Wednesday, September 22, 2021
Sept. 22, 2021

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Silver Star Scenic Area: Public comments sought for vision plan

Survey to guide panel with draft for management

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LONGVIEW — The future of recreation in the Silver Star scenic area is open to public comment through the end of August, and community members are encouraged to fill out the online survey to help “define a vision” for years to come.

“This project seeks to define a vision that is shared among a diverse set of stakeholders including trail users, environmental groups and land management agencies; specifically the Gifford Pinchot National Forest and Washington Department of Natural Resources, which manages the adjacent Yacolt Burn State Forest,” a National Park Service press release said.

The Silver Star Vision Plan Steering Committee is creating a draft vision plan for managing recreation in and around the Silver Star scenic area. The plan will be released for public comment in the fall or winter of 2021 or 2022, the press release said, so the survey will close Aug. 31.

The public can take the survey at www.surveymonkey.com/r/72QQ6GP and see information about the planning process at www.silverstarvisionplan.org.

Situated on the southwest corner of the Gifford Pinchot National Forest, the Silver Star area abuts the Yacolt Burn State Forest. The 4,390-foot-tall Silver Star Mountain and nearby ridges and valleys were designated as a Special Interest Area in the Gifford Pinchot National Forest Management Plan in 1990, meaning motorized vehicles are not permitted in the area to “maintain the outstanding scenic, botanical, and cultural features of the area while still providing for an appropriate level of public access and enjoyment.”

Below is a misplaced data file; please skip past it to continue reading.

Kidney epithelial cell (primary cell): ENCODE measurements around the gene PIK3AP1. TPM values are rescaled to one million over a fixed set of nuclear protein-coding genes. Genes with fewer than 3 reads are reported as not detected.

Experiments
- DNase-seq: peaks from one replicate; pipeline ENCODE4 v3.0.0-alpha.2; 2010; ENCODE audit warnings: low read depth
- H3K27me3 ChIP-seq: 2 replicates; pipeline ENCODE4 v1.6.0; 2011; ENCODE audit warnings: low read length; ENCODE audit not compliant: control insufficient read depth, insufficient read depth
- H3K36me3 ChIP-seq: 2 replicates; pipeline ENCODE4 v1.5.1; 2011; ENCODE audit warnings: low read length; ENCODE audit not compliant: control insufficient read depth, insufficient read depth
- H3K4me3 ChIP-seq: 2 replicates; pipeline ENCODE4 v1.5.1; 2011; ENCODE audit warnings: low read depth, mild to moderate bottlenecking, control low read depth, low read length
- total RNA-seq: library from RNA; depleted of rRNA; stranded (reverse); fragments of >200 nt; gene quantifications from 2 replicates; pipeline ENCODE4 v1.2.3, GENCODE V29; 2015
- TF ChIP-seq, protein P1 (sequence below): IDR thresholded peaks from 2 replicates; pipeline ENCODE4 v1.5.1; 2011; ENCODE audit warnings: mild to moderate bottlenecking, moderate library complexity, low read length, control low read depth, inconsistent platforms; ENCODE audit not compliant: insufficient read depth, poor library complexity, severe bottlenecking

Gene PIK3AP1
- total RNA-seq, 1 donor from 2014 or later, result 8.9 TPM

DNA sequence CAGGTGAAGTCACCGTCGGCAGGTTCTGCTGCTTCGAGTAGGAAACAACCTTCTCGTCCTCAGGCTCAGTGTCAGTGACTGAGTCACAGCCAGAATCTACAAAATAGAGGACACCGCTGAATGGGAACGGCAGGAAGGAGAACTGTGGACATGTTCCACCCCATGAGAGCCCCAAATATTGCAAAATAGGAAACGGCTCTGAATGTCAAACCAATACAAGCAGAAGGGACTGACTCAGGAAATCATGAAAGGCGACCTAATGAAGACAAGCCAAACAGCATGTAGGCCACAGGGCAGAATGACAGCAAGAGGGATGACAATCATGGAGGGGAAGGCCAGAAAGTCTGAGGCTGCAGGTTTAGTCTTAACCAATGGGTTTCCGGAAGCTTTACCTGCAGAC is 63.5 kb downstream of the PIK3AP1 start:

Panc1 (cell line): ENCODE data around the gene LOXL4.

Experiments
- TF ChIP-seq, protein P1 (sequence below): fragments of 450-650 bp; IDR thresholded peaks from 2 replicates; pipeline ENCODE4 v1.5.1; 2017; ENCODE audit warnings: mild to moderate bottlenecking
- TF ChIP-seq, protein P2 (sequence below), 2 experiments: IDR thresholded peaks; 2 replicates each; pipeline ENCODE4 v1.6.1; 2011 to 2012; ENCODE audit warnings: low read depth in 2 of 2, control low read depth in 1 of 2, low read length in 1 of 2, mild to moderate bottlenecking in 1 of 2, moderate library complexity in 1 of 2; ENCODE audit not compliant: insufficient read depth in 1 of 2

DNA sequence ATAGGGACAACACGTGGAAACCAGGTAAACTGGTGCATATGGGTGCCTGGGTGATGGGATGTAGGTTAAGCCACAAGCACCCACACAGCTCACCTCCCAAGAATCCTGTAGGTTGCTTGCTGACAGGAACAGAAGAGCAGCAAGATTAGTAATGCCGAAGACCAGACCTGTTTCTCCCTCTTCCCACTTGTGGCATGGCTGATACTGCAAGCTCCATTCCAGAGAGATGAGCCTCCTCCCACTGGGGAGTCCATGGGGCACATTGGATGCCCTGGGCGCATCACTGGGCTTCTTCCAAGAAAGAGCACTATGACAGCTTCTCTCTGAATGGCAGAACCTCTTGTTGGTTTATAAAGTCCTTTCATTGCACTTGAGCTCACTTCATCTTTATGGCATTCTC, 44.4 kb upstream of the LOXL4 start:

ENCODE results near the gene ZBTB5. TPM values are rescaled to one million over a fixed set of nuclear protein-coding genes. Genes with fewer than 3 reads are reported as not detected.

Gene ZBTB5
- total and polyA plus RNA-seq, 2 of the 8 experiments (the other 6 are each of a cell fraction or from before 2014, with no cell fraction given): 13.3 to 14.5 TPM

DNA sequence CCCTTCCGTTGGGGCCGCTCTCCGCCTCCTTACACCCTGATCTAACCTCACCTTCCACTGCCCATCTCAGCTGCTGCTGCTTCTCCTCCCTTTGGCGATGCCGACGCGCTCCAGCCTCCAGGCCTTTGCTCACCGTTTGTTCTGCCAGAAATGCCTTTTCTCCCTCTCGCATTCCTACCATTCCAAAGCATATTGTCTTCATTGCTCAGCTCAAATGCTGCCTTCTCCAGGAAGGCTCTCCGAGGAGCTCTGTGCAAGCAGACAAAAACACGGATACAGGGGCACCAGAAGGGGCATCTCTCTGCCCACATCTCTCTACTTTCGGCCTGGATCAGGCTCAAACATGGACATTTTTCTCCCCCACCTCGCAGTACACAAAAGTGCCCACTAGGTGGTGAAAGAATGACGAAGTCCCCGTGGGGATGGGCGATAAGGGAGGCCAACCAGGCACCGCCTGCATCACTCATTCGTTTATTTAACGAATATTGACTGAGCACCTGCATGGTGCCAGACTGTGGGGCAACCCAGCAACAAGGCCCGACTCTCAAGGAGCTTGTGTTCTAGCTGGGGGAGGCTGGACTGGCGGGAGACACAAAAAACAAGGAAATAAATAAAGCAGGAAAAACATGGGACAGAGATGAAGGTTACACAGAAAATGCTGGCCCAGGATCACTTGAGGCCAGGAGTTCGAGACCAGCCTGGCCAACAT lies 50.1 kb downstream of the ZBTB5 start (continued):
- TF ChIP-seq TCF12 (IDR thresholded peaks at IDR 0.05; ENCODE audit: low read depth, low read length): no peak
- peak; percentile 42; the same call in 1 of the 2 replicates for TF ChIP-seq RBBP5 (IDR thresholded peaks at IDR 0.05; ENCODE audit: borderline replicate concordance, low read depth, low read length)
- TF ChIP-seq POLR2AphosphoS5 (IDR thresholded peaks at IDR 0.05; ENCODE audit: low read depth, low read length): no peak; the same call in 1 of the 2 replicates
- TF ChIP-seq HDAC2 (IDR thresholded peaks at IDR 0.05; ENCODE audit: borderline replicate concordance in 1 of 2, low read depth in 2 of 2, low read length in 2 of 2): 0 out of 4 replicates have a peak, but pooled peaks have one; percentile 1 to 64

In 1993, the Forest Service approved a trails plan that closed some of the roads that once led to Silver Star, authorized some new trails and established the management goal of providing a “semi-primitive non-motorized experience” with trails designated for hiking as well as some open to equestrians and mountain biking.

“It is rich with scenic, natural, cultural and recreational resources. Yet, it lacks an up-to-date plan to guide stewardship activities and protect these values across the landscape,” according to the press release. “Vision plans are useful documents for setting the direction of further planning and management. They are not legally binding plans or have specific timelines but rather an expression of the collective voice of those organizations and agencies that develop the vision.”

As vision documents are “less rigid than typical government planning frameworks,” state and federal agencies can then be participants instead of drivers of the conversation.

The Silver Star Vision Plan Steering Committee includes representatives from the Mount St. Helens Chapter of the Back Country Horsemen of Washington, the Chinook Trail Association, the Washington Department of Natural Resources — Pacific Cascade Region, the Evergreen Mountain Bike Alliance — Southwest Chapter, the Gifford Pinchot National Forest, the Washington Trails Association and the Washington Trail Riders Association.

The group is facilitated by the National Park Service Rivers, Trails and Conservation Assistance Program.

“We respectfully acknowledge these lands are the homelands of Indigenous tribes of the Pacific Northwest. Tribes continue to rely on and share in the stewardship of these lands today,” the press release said, but the steering committee does not currently have a representative from a local tribe.

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